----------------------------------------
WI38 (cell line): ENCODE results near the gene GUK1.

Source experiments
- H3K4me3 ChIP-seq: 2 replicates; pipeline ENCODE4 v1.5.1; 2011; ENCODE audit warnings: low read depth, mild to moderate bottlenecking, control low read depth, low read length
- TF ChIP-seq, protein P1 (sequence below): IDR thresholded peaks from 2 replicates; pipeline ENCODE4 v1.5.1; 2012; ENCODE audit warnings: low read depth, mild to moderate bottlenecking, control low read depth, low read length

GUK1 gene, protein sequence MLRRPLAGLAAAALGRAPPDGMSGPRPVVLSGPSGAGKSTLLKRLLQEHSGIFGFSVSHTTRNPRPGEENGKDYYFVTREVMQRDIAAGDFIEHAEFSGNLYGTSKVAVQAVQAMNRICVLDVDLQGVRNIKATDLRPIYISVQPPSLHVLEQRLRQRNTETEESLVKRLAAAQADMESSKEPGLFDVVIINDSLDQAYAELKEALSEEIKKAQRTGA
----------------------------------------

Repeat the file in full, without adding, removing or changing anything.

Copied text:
WI38 (cell line): ENCODE results near the gene GUK1.

Source experiments
- H3K4me3 ChIP-seq: 2 replicates; pipeline ENCODE4 v1.5.1; 2011; ENCODE audit warnings: low read depth, mild to moderate bottlenecking, control low read depth, low read length
- TF ChIP-seq, protein P1 (sequence below): IDR thresholded peaks from 2 replicates; pipeline ENCODE4 v1.5.1; 2012; ENCODE audit warnings: low read depth, mild to moderate bottlenecking, control low read depth, low read length

GUK1 gene, protein sequence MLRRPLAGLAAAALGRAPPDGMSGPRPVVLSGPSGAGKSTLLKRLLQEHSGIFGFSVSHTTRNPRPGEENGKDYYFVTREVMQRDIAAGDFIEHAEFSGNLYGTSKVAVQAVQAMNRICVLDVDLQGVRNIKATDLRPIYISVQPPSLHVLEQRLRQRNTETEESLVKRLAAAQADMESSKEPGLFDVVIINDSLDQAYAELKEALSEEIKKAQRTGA